Eventually, the CRTC announced a new policy called “simultaneous substitution”, or “sim-sub”, which would require cable companies to carry the Canadian signal on both channels if the same program aired on both a Canadian and American station simultaneously.

The Canadian stations were delighted with the results, one 2009 study estimating that “sim-subbing” added about 40 percent to a Canadian station’s audience when airing a U.S.-made program in prime time. It also sent the most aggressive “border pirates” reeling: the Texas-based owner of KCND, an ABC affiliate with its transmitter in North Dakota but studios and sales offices in Winnipeg, quickly sold the station to Canadian investors in 1975, who relaunched the station on this side of the border as CKND (now Global Winnipeg). KVOS, a CBS affiliate serving Vancouver from a transmitter in Washington State, survived; but eventually had to leave CBS and become an independent station to get around the sim-sub problem, and is now little more than a repeater for a Seattle station.

The regulators at the CRTC, who have an “arm’s length” relationship with the politicians but must occasionally show some sign of paying attention to public opinion nevertheless, have made noises recently about possibly getting rid of the sim-sub rules so that Canadians will be able to see the Super Bowl ads.*

In a consultation exercise launched this week, the CRTC asked Canadians how they would feel about U.S. stations being “offered in an optional package and local stations would receive money from the additional subscriber fees to cover the lost advertising revenue” as an alternative to sim-subbing.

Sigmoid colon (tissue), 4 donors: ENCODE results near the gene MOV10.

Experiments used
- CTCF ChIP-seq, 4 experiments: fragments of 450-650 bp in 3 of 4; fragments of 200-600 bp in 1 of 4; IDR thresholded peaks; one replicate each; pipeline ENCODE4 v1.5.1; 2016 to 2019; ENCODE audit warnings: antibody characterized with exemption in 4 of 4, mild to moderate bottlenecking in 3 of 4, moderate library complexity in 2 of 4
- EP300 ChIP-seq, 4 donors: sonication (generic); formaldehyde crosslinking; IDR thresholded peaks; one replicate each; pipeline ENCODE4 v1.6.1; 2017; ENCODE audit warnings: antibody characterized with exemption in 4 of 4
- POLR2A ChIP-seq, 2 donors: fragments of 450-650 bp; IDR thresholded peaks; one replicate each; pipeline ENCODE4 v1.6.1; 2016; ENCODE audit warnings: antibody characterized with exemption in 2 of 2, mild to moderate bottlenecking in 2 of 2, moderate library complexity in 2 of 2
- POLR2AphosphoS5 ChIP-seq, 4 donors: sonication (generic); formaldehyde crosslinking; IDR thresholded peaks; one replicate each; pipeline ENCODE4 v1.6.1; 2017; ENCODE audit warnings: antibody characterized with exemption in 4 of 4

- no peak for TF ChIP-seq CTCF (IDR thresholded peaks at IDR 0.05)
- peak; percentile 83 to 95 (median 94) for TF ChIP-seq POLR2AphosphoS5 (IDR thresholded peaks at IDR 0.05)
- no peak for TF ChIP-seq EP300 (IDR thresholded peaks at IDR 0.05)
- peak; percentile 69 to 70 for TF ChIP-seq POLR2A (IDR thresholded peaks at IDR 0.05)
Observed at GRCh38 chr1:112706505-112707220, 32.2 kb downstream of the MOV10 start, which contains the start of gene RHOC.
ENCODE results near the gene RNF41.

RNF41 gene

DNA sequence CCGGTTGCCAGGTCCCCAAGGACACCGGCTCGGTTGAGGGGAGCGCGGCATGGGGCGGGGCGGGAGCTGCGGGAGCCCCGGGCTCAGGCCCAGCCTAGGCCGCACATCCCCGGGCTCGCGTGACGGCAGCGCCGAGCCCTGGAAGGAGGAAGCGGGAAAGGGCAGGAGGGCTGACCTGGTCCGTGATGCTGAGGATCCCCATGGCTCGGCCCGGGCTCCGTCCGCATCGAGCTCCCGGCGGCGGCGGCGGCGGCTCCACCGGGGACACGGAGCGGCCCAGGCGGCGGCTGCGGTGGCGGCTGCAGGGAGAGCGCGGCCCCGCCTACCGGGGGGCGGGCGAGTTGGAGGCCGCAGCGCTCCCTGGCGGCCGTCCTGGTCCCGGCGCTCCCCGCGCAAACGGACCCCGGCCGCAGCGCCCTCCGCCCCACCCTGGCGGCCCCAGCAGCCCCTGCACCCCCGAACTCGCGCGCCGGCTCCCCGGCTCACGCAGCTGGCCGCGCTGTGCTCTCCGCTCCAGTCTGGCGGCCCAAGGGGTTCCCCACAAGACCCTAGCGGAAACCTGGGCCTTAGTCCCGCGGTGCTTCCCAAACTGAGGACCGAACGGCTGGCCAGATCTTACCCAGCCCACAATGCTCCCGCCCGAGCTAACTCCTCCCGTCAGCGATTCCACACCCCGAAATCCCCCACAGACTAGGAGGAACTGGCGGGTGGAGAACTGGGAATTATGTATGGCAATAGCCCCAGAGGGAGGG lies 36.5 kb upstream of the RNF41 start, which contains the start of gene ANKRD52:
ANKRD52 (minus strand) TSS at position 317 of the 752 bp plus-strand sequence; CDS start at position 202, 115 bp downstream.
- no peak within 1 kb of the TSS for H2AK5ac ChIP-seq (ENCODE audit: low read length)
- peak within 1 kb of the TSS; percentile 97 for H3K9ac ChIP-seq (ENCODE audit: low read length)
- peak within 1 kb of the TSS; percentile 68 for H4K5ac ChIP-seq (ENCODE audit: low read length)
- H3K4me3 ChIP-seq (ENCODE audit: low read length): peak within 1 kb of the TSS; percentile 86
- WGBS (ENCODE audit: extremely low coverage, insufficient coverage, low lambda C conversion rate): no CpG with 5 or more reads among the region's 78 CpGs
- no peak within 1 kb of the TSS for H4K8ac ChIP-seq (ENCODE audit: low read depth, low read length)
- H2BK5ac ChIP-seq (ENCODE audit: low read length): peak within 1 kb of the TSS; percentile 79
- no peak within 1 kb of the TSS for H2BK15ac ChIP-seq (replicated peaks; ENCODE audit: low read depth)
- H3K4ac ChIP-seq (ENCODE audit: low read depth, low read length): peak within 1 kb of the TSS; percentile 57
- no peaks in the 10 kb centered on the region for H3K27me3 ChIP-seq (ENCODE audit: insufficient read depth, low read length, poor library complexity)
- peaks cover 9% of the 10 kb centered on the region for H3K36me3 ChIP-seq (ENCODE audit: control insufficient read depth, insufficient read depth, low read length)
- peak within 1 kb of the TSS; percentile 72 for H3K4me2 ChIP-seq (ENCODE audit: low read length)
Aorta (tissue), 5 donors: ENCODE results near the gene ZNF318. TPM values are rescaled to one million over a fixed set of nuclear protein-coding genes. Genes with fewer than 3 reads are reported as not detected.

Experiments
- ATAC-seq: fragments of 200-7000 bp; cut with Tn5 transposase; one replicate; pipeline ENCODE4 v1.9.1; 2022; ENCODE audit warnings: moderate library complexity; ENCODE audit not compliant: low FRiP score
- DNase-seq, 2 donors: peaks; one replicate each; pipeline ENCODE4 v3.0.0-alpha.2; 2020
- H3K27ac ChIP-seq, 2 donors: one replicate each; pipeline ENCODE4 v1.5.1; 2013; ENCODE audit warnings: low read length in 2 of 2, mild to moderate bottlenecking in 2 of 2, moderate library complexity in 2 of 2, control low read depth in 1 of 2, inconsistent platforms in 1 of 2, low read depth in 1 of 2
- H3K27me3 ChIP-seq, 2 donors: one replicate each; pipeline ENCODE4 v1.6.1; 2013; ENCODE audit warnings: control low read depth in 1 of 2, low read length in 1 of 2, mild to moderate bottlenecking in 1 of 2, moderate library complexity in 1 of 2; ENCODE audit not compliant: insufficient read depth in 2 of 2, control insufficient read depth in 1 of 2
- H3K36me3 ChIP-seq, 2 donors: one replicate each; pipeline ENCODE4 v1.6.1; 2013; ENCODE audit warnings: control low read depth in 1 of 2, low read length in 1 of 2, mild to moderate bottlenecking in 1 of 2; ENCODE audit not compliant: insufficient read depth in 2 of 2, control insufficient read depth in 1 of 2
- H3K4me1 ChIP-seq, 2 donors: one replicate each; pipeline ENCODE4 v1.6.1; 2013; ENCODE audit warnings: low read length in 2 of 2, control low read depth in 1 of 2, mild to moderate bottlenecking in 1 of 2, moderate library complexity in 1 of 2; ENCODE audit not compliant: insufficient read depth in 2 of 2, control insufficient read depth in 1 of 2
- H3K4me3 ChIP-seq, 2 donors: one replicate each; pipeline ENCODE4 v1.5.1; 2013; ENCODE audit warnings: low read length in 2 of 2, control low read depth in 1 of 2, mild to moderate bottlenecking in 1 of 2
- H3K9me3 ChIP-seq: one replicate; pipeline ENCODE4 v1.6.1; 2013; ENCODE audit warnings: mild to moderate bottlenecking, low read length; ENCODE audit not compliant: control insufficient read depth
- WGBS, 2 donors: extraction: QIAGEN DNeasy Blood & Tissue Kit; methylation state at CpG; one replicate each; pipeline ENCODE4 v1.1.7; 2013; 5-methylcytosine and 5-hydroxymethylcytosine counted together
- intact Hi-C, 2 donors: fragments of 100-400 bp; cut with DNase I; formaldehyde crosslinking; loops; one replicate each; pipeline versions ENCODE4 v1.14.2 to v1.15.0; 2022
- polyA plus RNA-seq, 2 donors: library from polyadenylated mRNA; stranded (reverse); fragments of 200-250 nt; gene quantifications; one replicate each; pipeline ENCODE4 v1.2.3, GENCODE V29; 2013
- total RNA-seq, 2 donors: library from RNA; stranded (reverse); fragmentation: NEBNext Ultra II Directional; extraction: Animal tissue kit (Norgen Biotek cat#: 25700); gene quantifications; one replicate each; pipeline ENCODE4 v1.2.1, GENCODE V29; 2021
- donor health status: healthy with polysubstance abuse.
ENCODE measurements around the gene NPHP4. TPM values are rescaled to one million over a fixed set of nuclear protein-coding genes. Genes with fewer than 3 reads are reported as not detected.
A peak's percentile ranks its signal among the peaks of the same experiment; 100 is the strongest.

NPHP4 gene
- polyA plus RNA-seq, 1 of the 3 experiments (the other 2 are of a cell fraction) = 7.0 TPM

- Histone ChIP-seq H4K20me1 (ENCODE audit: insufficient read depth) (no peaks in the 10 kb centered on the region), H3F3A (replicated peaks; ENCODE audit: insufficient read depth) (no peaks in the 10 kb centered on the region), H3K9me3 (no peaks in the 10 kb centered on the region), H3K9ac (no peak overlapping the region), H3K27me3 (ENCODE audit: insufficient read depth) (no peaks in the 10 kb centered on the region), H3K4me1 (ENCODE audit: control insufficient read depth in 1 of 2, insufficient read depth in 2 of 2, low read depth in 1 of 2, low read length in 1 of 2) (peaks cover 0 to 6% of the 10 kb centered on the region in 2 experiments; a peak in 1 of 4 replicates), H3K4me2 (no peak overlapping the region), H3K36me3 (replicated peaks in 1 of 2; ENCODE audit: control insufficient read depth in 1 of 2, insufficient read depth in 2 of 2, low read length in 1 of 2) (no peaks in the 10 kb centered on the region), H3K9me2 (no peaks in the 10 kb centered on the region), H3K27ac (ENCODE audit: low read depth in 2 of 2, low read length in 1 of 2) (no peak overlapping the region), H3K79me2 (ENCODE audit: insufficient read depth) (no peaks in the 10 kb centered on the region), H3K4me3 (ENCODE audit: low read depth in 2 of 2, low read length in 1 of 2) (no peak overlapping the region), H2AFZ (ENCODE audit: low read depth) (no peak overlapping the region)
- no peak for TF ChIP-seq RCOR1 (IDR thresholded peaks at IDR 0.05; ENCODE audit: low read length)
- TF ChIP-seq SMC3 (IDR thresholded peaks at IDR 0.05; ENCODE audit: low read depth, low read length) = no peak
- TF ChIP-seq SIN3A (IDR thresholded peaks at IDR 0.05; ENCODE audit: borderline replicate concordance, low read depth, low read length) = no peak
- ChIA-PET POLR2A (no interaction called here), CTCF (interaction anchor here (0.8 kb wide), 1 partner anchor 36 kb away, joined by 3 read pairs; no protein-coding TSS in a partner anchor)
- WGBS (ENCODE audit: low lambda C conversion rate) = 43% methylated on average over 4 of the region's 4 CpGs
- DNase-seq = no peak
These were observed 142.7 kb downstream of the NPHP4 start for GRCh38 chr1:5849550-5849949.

In addition to placating Super Bowl viewers, this idea could deal with one aspect of a looming Canada-U.S. trade dispute.

In a Feb. 14 letter to the Office of the U.S. Trade Representative, a coalition of U.S. TV stations urged the American government to confront Canada over “failure to provide adequate and effective protection for the intellectual property rights (IPR) of American television stations redistributed in Canada” and “Canada’s ongoing denial of fair and equitable market treatment that causes harm and damage to American television stations owners and employees”.

Part of the coalition’s letter included an insistence that Canadian cable and satellite operators cease the “unauthorized modification” of U.S. signals caused by sim-subbing, the practice that causes Canadian viewers to see lacklustre Canadian ads during the Super Bowl.

Bell Media, the owner of CTV, Canada’s largest private TV network, as well as many cable channels, takes a different view. Not only do they want sim-subbing to continue, they want to expand it.

In fact, a Bell Media spokesperson even suggested a few months ago that U.S. networks be given the boot completely from Canadian cable and satellite systems:

BCE Inc., Canada’s largest broadcaster, would support the establishment of broadcasting rules similar to those of the United Kingdom, where American channels cannot be aired and broadcasters can license and air shows exclusively, the company said.